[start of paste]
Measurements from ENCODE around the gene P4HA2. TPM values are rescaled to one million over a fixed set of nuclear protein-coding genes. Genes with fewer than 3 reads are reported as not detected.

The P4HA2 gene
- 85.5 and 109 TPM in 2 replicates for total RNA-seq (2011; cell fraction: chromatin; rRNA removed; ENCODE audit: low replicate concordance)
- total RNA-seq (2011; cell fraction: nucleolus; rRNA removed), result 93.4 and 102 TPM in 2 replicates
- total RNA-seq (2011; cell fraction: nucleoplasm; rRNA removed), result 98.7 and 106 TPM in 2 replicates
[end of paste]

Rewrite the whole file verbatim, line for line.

Measurements from ENCODE around the gene P4HA2. TPM values are rescaled to one million over a fixed set of nuclear protein-coding genes. Genes with fewer than 3 reads are reported as not detected.

The P4HA2 gene
- 85.5 and 109 TPM in 2 replicates for total RNA-seq (2011; cell fraction: chromatin; rRNA removed; ENCODE audit: low replicate concordance)
- total RNA-seq (2011; cell fraction: nucleolus; rRNA removed), result 93.4 and 102 TPM in 2 replicates
- total RNA-seq (2011; cell fraction: nucleoplasm; rRNA removed), result 98.7 and 106 TPM in 2 replicates